[sip-comm-dev] [GSoC09] Java interface for Mac OS X's Growl
kuntz at lsiit.u-strasbg.fr
Fri Jul 10 15:41:54 CEST 2009
On 2009/07/10, at 15:00, Egidijus Jankauskas wrote:
>> On 2009/07/09, at 17:10, Egidijus Jankauskas wrote:
>>> 1) Growl uses a registration dictionary to register an application
>>> with it. Documentation says that you must provide three keys in
>>> the registration dictionary: GROWL_NOTIFICATIONS_ALL,
>>> GROWL_NOTIFICATIONS_DEFAULT and GROWL_TICKET_VERSION. However,
>>> when registration happens from dylib, Growl also requires a
>>> GROWL_APP_ID to be provided. Since GROWL_APP_ID is a bundle
>>> identifier of your app, I guess that Growl checks this ID itself,
>>> but in our case the dylib does not have an associated bundle and
>>> Growl cannot find one. I provide an empty string instead, which
>>> works fine, but I don't know what side effects this could have.
>> Could this be an issue if several applications on the same computer
>> use this library?
>> In that case, maybe we should consider adding one more interface
>> that should be implemented by the user of the library, in order to
>> set the GROWL_APP_ID? WDYT?
> I tried running different test apps simultaneously and they all
> worked as expected. However, I have just tried to run different test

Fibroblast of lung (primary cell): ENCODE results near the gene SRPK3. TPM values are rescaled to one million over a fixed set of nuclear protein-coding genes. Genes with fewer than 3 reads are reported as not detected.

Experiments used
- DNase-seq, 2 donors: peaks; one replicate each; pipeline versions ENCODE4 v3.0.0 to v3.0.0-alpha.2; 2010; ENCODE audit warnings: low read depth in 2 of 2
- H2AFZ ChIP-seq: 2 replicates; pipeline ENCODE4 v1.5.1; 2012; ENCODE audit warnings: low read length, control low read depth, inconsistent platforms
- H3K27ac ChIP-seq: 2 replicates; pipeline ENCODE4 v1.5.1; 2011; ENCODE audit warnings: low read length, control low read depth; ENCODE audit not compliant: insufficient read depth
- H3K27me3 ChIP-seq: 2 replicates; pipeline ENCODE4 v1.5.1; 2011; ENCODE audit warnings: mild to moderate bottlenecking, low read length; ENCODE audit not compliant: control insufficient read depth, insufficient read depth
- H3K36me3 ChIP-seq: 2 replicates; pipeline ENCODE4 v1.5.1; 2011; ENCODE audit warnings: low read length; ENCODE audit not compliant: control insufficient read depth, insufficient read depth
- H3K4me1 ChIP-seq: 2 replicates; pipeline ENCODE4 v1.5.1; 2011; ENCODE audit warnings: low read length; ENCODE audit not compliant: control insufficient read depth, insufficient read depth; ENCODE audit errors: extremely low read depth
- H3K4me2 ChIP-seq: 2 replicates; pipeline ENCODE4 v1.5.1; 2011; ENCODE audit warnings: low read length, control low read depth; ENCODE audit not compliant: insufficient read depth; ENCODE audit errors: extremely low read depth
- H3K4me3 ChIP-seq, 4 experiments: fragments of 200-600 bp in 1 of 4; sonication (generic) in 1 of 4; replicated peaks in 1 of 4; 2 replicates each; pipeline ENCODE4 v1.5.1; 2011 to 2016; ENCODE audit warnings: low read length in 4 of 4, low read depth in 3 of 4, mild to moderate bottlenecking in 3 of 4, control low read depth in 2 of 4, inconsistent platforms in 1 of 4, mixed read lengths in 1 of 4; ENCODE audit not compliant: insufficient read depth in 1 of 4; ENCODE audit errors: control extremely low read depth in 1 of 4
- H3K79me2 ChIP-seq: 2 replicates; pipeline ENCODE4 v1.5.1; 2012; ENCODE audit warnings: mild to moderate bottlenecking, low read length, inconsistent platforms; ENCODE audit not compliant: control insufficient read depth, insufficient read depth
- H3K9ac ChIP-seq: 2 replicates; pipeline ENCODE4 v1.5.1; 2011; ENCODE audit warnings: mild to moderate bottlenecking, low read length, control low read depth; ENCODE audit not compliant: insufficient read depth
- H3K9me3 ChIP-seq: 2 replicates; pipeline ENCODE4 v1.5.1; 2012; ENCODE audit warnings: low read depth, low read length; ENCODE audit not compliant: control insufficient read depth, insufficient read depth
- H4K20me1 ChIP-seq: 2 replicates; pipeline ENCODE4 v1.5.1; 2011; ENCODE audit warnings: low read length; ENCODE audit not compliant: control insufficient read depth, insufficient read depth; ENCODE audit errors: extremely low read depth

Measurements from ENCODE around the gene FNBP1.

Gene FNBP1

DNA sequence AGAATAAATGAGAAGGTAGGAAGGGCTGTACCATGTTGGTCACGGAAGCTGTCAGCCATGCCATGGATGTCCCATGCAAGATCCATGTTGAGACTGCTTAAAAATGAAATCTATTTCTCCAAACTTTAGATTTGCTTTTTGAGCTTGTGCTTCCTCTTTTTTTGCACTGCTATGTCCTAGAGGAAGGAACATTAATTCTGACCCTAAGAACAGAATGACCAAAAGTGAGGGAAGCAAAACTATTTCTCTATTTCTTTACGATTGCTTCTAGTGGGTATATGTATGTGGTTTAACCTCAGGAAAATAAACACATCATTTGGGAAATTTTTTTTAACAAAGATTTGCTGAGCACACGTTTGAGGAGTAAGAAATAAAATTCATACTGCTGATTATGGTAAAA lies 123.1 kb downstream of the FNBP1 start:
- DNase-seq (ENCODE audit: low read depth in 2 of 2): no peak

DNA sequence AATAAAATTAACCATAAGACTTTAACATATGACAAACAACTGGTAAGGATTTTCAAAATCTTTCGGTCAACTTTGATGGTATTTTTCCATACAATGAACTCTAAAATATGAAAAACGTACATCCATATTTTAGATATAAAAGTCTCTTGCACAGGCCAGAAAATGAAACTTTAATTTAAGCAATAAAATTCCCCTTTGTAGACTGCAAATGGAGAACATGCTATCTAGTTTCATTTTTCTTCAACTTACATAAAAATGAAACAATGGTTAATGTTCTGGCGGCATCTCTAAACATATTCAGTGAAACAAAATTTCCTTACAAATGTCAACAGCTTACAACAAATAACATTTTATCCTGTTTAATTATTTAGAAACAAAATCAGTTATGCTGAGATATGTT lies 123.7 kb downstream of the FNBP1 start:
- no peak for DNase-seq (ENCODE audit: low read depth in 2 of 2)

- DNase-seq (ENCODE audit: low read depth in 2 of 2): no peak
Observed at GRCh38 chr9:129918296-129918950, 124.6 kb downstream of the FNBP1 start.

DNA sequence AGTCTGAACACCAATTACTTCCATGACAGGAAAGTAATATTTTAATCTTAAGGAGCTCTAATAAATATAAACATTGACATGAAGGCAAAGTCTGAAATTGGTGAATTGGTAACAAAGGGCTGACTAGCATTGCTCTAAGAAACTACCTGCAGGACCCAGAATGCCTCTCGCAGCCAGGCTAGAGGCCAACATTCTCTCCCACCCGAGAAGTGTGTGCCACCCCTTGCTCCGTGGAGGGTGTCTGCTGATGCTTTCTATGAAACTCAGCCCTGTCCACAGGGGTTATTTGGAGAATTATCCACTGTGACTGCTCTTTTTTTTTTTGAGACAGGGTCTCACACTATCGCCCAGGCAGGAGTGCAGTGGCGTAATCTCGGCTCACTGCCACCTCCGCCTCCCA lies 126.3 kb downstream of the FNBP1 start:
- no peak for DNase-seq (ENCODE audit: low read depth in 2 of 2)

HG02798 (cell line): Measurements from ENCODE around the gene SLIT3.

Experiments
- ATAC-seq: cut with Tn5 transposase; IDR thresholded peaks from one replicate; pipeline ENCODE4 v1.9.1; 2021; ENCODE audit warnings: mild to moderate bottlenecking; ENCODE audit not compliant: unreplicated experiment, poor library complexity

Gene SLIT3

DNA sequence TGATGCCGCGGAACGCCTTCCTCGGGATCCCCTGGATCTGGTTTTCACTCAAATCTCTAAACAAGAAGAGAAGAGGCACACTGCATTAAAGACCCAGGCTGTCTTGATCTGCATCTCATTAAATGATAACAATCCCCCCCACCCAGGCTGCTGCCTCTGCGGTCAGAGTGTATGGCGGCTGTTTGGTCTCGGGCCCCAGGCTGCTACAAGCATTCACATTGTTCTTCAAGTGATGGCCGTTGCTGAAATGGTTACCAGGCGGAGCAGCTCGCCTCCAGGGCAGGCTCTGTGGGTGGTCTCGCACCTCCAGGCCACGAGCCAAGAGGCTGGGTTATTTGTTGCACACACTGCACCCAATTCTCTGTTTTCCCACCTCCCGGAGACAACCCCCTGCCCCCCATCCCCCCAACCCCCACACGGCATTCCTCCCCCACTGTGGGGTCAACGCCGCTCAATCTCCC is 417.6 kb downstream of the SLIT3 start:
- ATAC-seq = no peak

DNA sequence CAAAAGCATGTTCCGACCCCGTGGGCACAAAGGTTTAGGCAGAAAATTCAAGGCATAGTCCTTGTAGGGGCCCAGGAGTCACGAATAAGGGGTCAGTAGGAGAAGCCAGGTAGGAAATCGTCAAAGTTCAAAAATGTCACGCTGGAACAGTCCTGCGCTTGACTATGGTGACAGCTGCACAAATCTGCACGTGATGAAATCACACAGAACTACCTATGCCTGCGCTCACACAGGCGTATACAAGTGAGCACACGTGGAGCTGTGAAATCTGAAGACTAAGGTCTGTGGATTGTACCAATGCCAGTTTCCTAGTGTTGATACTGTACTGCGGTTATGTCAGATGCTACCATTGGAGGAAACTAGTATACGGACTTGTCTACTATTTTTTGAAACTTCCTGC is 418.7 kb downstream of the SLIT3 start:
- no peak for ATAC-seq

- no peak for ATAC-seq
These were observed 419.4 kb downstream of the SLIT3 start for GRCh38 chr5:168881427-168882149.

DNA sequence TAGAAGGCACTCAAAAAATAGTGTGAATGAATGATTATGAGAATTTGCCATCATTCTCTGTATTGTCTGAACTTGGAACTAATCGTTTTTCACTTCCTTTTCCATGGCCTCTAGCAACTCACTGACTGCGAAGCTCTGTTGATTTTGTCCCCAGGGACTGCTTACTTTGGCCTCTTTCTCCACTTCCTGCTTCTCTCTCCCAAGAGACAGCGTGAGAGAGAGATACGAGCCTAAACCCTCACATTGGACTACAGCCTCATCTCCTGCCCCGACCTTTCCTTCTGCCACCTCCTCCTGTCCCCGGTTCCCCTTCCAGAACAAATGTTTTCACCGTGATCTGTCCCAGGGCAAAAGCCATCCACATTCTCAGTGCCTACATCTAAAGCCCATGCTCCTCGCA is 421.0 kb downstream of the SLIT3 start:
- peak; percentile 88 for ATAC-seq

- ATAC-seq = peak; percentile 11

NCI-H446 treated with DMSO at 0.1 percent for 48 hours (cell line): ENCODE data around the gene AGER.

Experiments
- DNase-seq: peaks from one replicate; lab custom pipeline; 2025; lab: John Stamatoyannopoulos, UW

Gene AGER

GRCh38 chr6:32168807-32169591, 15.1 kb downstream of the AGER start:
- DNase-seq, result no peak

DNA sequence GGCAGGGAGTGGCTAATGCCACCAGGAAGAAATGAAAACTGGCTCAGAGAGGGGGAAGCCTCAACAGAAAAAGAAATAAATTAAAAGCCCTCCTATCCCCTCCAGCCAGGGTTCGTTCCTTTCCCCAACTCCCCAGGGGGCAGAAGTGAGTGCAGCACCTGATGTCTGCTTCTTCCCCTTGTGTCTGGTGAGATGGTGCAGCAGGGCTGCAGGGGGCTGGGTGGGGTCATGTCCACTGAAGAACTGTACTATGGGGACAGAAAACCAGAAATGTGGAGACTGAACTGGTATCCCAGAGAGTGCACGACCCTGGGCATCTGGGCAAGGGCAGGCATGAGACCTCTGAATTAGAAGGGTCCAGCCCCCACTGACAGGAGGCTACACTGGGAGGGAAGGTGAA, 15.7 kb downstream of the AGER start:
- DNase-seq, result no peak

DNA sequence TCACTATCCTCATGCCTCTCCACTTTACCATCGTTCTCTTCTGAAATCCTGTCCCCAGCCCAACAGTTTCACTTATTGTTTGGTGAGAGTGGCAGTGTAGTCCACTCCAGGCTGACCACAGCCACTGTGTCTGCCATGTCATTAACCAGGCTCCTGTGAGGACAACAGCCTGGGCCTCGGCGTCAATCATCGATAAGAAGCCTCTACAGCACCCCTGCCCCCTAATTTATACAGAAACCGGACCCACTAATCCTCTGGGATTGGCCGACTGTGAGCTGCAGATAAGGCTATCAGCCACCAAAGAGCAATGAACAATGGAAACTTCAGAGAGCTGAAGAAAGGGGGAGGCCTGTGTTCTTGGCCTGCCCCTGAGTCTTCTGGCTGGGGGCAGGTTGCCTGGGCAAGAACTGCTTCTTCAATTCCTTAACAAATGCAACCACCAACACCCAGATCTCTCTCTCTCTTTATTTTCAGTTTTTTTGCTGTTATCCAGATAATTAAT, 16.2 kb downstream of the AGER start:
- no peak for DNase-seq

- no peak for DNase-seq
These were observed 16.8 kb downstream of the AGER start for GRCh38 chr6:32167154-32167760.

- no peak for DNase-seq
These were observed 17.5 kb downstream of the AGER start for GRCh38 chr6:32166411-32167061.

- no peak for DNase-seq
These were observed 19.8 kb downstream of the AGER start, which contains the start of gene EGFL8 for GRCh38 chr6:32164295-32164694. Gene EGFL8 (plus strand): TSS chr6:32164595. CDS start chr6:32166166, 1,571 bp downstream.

> apps having the same name and the problem surfaced. Growl daemon
> sees them both as one. So the GROWL_APP_ID must be set, thus I will
> simple add appID parameter to Growl class constructor.
Ok, sounds like a good and simple way to handle it.
>>> 2) If Growl API is used in a Java application that uses AWT and is
>>> run in headless mode, it works, but Growl Daemon complains in the
>>> console with the following message "in copyCurrentProcessURL in
>>> CFGrowlAdditions: Could not get application location, because
>>> GetProcessBundleLocation returned -606".
>> I don't think people would use growl in headless mode (any scenario
>> in mind?), so this is not really a problem. You may simply document
>> it, that should be enough.
> I found out this when I tried a console application that reads an
> icon from a jpeg using AWT classes. If a console app uses AWT, then
> it appears in the Dock as well. If you don't want it to be visible
> in the Dock, you need to run it in headless mode and as a result of
> that start getting these error messages from Growl. But yes, I think
> it is not very realistic for someone to use Growl in a console
> application. I made a comment about this in the source code.
Ok, this sounds reasonable for the moment. Note that another GSoC
project is about running SC in console mode, but I don't know whether
it uses headless mode or not.
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